27 December 2011

Making the world safe for sexism #cdnpoli #nlpoli

Year-end political columns and features do nothing if not go for the easy and predictable when it comes to picking the top political story.

Jeff Simpson, for example, known to many as the poor man’s George Will, picked women in politics to lead off his Christmas Eve column:

This being Christmas weekend, let’s give thanks for some encouraging developments in Canada in 2011.

First off, women in politics. Three women became premiers – Kathy Dunderdale in Newfoundland and Labrador, Alison Redford in Alberta and Christy Clark in British Columbia.

The venerable Canadian Press ran a story on women in politics as well for Christmas week.  Surely this is something not seen since maybe the 1970s.

ST. JOHN’S, N.L. — Nunavut Premier Eva Aariak looks forward to a shift in dynamics when provincial and territorial leaders gather next month in Victoria.

For the first time ever, three other women will join her at the male-dominated meeting: Kathy Dunderdale of Newfoundland and Labrador, Alison Redford of Alberta and Christy Clark of British Columbia.

“The three seas are guarded by women,” Aariak said with a laugh.

Flip around the newspapers and broadcast media and you are likely to find more examples.  These two just stood out for being among the the firs.

And not long after those comments both Jeff and CP went to exactly the same spot..

Canadian Press:

“I think it will be very exciting to come together as a group with more women at the table,” she said in an interview. “And I think they will contribute valuable information.”

[Newfoundland and Labrador Premier Kathy] Dunderdale agreed.

“I know it’s going to be different because women do approach it differently,” she said in an interview.

Women simply don’t experience life the same way as men, Dunderdale said.

“So that gives you a certain insight, a certain perspective.

“And certain issues that are extremely important to you.”

And Jeff:

… women often have a nose for issues that men miss, or they see the same things through a different prism, and that difference is useful and important. Political life is better with more women running or helping to run the show.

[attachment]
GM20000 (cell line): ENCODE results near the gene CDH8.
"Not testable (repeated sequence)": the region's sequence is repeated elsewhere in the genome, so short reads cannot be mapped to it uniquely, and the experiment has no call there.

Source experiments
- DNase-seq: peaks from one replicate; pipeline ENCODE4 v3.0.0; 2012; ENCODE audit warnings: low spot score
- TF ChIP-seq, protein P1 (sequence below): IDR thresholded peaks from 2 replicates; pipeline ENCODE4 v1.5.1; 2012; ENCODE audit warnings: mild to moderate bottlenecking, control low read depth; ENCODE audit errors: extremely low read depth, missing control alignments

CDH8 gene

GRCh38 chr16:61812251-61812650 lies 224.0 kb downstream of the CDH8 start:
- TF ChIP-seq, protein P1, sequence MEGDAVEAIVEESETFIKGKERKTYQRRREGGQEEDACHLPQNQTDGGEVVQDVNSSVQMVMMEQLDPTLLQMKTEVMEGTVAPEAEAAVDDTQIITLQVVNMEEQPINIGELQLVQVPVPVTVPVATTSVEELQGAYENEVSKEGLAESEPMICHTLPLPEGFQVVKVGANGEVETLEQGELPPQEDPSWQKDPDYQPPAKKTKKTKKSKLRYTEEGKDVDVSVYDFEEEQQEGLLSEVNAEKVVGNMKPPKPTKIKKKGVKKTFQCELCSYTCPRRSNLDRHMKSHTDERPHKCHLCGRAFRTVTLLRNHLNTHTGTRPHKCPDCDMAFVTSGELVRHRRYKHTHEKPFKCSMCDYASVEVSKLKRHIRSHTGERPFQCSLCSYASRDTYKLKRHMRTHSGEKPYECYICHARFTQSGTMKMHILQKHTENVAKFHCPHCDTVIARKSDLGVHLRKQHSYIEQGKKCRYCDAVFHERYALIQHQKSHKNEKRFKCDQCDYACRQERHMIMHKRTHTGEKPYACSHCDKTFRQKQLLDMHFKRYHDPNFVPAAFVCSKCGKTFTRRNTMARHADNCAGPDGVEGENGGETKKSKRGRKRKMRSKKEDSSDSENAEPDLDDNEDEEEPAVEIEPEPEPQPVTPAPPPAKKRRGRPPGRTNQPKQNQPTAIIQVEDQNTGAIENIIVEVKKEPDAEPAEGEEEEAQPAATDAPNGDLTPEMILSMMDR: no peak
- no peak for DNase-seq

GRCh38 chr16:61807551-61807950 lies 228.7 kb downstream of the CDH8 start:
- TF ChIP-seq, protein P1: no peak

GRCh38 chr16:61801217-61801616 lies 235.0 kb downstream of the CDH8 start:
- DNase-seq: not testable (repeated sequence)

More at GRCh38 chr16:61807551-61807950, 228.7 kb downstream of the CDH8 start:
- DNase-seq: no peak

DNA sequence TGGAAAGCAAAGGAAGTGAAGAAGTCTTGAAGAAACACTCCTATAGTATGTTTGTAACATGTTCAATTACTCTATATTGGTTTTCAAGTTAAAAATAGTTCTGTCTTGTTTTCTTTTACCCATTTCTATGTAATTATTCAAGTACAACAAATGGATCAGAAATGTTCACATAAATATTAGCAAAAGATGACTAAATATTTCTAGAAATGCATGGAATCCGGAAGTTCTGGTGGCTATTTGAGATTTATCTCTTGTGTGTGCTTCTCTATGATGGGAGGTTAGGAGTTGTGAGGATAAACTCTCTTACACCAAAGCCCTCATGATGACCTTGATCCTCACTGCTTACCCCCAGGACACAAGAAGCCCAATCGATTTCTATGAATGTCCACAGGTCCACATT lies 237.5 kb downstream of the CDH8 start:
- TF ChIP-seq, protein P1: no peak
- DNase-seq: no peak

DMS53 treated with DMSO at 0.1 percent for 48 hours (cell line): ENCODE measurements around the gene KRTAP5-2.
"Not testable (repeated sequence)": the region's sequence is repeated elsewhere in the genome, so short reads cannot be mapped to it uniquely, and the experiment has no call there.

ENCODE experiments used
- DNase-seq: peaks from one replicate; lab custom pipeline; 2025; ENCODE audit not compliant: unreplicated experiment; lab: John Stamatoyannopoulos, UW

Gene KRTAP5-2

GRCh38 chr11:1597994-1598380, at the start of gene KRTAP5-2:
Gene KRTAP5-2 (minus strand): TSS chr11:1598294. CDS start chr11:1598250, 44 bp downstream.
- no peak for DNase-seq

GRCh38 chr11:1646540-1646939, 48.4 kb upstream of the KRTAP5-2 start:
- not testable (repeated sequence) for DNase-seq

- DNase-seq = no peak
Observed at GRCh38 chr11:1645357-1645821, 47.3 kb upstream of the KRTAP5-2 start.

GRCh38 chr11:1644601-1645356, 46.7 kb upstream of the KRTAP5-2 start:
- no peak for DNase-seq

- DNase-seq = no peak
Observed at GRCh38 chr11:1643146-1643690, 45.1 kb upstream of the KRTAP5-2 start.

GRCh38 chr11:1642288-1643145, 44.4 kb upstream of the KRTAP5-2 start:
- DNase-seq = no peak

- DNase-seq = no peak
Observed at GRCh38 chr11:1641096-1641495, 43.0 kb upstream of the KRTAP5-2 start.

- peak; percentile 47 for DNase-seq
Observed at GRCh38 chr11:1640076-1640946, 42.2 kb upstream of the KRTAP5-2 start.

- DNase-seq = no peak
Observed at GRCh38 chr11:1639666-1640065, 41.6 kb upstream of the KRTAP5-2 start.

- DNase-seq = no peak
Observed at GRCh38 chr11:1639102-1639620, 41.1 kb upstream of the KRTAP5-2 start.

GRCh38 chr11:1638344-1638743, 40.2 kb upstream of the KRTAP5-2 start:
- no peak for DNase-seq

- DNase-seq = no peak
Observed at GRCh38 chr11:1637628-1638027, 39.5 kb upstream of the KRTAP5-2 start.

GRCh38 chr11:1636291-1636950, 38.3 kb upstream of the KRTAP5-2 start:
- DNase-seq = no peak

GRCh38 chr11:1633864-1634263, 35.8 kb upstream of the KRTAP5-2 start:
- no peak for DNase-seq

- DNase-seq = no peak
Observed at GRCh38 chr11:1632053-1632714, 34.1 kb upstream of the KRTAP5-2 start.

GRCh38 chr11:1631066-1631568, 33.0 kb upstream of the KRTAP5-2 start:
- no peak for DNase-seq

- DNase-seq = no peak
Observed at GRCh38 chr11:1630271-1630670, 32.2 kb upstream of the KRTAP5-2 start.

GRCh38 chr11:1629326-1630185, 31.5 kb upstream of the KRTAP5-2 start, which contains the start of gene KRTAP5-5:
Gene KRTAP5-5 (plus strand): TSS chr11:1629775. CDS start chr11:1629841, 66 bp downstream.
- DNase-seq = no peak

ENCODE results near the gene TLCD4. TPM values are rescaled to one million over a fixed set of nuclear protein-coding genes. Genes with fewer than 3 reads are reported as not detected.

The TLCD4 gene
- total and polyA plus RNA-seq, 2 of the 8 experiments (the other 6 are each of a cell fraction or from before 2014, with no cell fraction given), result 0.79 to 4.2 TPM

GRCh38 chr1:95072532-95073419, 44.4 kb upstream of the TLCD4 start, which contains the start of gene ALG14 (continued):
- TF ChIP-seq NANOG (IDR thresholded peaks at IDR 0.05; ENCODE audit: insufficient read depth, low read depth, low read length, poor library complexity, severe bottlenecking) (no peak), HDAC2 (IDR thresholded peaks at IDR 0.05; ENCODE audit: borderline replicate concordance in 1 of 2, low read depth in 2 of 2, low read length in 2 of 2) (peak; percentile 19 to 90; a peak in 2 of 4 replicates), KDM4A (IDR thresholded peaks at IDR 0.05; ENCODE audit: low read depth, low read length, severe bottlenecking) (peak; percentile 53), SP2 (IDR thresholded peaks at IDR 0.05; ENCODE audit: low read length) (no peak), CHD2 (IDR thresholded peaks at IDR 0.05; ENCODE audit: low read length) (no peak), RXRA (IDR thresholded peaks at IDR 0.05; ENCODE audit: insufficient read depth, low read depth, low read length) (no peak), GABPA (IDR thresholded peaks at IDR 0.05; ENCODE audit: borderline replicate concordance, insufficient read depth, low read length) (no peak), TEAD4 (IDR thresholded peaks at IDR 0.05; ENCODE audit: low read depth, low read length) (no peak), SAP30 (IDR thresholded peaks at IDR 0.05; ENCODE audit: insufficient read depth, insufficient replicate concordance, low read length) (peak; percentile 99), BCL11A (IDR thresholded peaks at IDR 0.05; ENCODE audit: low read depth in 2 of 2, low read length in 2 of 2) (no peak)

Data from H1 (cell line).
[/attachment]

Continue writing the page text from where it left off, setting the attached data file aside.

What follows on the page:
Women see issues men don’t see.  They see all issues “differently”.  As Dunderdale put it “certain issues” are extremely import.  She then chose employment insurance and how it is unfair to some types of workers, incidentally, but more on that later. Yes friends, women are more socially aware.  They focus on the softer issues.

And, darn it all,  politics is just “better” with women in it.

The only thing missing from these insightful journalistic comments is the open admission that the offices smell better,  that the chicks make great coffee when you ask them to bring you a cup and cabinet meetings are better because sometimes the babes will even bring cookies they baked themselves.  The boys will have to watch their waist lines and their cholesterol counts now that women are in higher places.

So let’s deal with the obvious. 

Women do see the world somewhat differently from the way men do.  Then again, so do black men and women, aboriginal people, and immigrants.  White middle-class men from St. John’s will have a different experience than their counterparts from Quebec or Edmonton. 

But when you get beyond these most general of generalizations, so what?

Well, not much.  The differences in politicians come now as they always have, in the individuals themselves.  Women – as a group - are not inherently any better at politics or any more sensitive to certain issues than are men. 

Kathy Dunderdale, for example, hasn’t been any better at promoting a more civilized, inclusive, and open form of politics than any of her male predecessors.  She is every bit as arrogant and condescending as her predecessor ever was. She just has less than a tenth the reason to behave so ignorantly.